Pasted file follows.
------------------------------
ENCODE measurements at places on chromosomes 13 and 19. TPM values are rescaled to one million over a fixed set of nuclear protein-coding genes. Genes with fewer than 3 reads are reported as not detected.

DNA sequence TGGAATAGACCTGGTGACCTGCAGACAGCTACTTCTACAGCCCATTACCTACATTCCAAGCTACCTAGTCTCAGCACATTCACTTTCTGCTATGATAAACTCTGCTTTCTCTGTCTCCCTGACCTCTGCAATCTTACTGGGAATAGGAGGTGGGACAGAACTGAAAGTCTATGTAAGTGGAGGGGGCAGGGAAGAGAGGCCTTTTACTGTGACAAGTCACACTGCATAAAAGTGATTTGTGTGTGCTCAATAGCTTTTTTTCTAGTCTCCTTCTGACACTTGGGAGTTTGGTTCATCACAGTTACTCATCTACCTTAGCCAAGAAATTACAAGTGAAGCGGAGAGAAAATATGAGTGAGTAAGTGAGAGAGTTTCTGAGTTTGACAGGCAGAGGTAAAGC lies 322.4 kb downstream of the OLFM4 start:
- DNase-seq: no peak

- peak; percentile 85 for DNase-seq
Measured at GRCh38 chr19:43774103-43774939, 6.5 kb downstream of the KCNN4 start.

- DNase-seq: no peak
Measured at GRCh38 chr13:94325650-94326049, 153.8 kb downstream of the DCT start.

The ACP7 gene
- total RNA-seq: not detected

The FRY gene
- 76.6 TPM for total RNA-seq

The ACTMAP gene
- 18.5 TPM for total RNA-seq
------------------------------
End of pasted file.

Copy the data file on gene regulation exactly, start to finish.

ENCODE measurements at places on chromosomes 13 and 19. TPM values are rescaled to one million over a fixed set of nuclear protein-coding genes. Genes with fewer than 3 reads are reported as not detected.

DNA sequence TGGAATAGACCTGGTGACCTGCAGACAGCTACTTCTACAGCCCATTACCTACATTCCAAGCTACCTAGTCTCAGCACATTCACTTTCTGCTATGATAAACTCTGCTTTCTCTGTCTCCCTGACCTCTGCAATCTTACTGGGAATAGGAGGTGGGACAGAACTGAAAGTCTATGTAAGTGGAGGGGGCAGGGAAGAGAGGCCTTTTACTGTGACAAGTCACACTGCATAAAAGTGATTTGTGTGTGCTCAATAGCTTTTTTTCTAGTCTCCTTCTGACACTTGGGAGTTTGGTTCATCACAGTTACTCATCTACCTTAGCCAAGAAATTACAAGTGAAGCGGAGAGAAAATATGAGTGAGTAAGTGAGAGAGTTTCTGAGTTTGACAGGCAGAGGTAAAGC lies 322.4 kb downstream of the OLFM4 start:
- DNase-seq: no peak

- peak; percentile 85 for DNase-seq
Measured at GRCh38 chr19:43774103-43774939, 6.5 kb downstream of the KCNN4 start.

- DNase-seq: no peak
Measured at GRCh38 chr13:94325650-94326049, 153.8 kb downstream of the DCT start.

The ACP7 gene
- total RNA-seq: not detected

The FRY gene
- 76.6 TPM for total RNA-seq

The ACTMAP gene
- 18.5 TPM for total RNA-seq